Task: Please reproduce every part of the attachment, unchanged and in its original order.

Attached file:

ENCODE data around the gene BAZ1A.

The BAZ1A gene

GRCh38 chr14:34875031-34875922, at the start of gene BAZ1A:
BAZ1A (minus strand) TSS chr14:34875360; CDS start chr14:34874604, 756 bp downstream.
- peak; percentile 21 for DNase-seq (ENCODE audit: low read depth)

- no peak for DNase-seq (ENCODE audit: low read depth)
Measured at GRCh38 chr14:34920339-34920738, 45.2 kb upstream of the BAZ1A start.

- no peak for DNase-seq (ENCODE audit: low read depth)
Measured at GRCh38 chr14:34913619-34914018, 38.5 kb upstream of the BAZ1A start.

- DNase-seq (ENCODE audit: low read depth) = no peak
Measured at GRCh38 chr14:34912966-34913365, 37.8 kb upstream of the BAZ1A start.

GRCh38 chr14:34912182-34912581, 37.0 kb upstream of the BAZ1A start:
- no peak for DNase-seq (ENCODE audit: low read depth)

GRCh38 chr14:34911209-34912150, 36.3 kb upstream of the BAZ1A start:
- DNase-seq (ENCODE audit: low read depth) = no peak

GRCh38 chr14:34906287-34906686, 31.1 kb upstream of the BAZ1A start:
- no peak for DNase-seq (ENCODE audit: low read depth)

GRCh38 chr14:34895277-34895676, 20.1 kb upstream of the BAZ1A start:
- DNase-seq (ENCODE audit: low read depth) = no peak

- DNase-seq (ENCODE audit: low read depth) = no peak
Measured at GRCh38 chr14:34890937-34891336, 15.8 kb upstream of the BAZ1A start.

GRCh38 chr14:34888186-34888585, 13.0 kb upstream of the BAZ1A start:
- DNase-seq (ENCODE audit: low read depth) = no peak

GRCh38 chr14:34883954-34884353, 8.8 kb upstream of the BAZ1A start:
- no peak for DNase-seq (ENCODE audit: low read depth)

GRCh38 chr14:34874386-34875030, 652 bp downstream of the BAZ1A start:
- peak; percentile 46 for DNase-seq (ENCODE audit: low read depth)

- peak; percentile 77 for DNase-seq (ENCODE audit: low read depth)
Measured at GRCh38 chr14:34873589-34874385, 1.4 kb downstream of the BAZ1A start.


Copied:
ENCODE data around the gene BAZ1A.

The BAZ1A gene

GRCh38 chr14:34875031-34875922, at the start of gene BAZ1A:
BAZ1A (minus strand) TSS chr14:34875360; CDS start chr14:34874604, 756 bp downstream.
- peak; percentile 21 for DNase-seq (ENCODE audit: low read depth)

- no peak for DNase-seq (ENCODE audit: low read depth)
Measured at GRCh38 chr14:34920339-34920738, 45.2 kb upstream of the BAZ1A start.

- no peak for DNase-seq (ENCODE audit: low read depth)
Measured at GRCh38 chr14:34913619-34914018, 38.5 kb upstream of the BAZ1A start.

- DNase-seq (ENCODE audit: low read depth) = no peak
Measured at GRCh38 chr14:34912966-34913365, 37.8 kb upstream of the BAZ1A start.

GRCh38 chr14:34912182-34912581, 37.0 kb upstream of the BAZ1A start:
- no peak for DNase-seq (ENCODE audit: low read depth)

GRCh38 chr14:34911209-34912150, 36.3 kb upstream of the BAZ1A start:
- DNase-seq (ENCODE audit: low read depth) = no peak

GRCh38 chr14:34906287-34906686, 31.1 kb upstream of the BAZ1A start:
- no peak for DNase-seq (ENCODE audit: low read depth)

GRCh38 chr14:34895277-34895676, 20.1 kb upstream of the BAZ1A start:
- DNase-seq (ENCODE audit: low read depth) = no peak

- DNase-seq (ENCODE audit: low read depth) = no peak
Measured at GRCh38 chr14:34890937-34891336, 15.8 kb upstream of the BAZ1A start.

GRCh38 chr14:34888186-34888585, 13.0 kb upstream of the BAZ1A start:
- DNase-seq (ENCODE audit: low read depth) = no peak

GRCh38 chr14:34883954-34884353, 8.8 kb upstream of the BAZ1A start:
- no peak for DNase-seq (ENCODE audit: low read depth)

GRCh38 chr14:34874386-34875030, 652 bp downstream of the BAZ1A start:
- peak; percentile 46 for DNase-seq (ENCODE audit: low read depth)

- peak; percentile 77 for DNase-seq (ENCODE audit: low read depth)
Measured at GRCh38 chr14:34873589-34874385, 1.4 kb downstream of the BAZ1A start.